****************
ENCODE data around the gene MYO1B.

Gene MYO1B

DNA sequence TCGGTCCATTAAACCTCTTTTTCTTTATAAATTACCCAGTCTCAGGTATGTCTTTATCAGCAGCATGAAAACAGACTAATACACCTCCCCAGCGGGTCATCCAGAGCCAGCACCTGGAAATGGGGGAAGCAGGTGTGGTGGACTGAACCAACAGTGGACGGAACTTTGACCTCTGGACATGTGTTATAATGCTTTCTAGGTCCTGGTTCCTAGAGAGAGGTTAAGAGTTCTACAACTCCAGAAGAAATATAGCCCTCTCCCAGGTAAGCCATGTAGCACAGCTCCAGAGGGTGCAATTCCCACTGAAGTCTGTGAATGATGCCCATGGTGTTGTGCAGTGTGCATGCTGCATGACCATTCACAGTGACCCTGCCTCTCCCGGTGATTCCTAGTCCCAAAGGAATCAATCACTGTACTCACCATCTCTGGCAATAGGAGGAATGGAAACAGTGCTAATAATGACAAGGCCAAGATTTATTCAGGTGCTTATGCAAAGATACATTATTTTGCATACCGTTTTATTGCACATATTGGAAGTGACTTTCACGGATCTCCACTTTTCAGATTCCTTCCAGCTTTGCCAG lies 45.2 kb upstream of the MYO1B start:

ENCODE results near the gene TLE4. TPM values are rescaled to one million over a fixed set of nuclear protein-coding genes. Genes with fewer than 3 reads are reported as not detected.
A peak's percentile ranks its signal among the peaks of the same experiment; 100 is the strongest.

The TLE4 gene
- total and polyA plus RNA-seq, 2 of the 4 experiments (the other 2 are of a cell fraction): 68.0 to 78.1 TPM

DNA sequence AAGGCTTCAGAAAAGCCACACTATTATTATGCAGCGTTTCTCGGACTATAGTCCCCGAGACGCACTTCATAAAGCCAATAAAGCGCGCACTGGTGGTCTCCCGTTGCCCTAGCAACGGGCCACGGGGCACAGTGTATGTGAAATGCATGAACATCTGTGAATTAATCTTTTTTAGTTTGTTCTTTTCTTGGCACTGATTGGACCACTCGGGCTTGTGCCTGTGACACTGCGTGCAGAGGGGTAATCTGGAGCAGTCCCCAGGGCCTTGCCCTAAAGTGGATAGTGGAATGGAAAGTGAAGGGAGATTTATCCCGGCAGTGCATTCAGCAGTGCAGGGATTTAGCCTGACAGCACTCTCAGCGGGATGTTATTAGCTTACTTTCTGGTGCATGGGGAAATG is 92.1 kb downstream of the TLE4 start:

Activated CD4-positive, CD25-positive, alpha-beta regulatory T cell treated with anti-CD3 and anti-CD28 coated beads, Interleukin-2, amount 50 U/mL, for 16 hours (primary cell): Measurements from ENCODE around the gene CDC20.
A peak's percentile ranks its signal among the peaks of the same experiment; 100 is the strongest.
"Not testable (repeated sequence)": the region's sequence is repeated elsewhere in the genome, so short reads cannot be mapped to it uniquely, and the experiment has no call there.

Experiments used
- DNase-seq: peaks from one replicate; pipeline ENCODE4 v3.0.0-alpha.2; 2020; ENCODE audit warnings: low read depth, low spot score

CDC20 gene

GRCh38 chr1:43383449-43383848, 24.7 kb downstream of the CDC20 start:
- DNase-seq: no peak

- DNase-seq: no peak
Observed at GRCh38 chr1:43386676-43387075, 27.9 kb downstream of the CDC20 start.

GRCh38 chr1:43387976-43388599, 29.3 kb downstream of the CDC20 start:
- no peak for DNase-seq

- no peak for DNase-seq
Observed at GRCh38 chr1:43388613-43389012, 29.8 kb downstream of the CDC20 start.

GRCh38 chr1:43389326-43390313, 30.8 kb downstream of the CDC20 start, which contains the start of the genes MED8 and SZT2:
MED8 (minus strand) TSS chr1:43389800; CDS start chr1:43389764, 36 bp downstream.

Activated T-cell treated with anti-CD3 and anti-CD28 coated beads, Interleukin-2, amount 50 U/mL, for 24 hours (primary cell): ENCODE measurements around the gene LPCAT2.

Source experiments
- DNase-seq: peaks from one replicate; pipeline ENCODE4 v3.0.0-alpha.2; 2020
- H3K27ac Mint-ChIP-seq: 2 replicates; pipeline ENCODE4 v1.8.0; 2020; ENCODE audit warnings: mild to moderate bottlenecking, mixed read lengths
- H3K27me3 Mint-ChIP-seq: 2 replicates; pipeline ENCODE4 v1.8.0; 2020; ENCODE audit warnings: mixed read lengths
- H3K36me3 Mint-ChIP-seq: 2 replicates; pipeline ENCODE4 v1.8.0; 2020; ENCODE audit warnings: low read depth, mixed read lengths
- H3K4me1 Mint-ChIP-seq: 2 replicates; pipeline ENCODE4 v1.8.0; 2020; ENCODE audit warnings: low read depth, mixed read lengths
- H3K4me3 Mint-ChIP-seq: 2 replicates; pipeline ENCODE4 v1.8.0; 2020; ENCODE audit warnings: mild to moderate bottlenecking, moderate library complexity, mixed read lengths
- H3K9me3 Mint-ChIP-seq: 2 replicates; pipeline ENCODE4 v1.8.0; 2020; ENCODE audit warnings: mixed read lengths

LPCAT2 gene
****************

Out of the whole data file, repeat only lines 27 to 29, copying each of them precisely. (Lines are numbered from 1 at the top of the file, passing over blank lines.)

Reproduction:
- DNase-seq: peaks from one replicate; pipeline ENCODE4 v3.0.0-alpha.2; 2020
- H3K27ac Mint-ChIP-seq: 2 replicates; pipeline ENCODE4 v1.8.0; 2020; ENCODE audit warnings: mild to moderate bottlenecking, mixed read lengths
- H3K27me3 Mint-ChIP-seq: 2 replicates; pipeline ENCODE4 v1.8.0; 2020; ENCODE audit warnings: mixed read lengths